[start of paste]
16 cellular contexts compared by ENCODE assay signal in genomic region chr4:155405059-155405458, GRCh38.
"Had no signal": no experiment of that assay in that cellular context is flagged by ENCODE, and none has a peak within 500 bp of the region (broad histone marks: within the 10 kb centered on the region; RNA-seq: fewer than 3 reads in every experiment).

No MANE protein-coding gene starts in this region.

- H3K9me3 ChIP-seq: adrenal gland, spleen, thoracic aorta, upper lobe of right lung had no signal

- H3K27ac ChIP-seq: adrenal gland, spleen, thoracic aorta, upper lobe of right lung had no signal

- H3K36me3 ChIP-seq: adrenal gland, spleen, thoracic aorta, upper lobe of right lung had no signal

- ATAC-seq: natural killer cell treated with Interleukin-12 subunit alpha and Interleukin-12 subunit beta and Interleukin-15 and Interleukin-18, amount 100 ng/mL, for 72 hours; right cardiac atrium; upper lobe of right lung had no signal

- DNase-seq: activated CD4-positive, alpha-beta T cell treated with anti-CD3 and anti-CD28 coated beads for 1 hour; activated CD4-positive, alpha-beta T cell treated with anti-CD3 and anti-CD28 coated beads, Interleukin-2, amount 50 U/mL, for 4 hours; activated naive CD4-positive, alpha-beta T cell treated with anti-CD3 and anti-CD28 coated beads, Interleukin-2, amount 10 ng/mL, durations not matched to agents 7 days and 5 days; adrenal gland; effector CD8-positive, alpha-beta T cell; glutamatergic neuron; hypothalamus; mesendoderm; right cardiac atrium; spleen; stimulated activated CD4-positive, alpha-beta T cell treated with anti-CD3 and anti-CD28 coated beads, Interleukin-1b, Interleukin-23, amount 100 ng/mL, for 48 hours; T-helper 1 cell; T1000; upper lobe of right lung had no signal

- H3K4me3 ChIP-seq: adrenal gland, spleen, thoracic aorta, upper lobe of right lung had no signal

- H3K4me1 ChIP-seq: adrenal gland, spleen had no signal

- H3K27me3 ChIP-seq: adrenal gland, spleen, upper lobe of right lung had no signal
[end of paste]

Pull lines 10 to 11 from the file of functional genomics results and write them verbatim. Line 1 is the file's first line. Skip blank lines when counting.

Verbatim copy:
- H3K4me1 ChIP-seq: adrenal gland, spleen had no signal

- H3K27me3 ChIP-seq: adrenal gland, spleen, upper lobe of right lung had no signal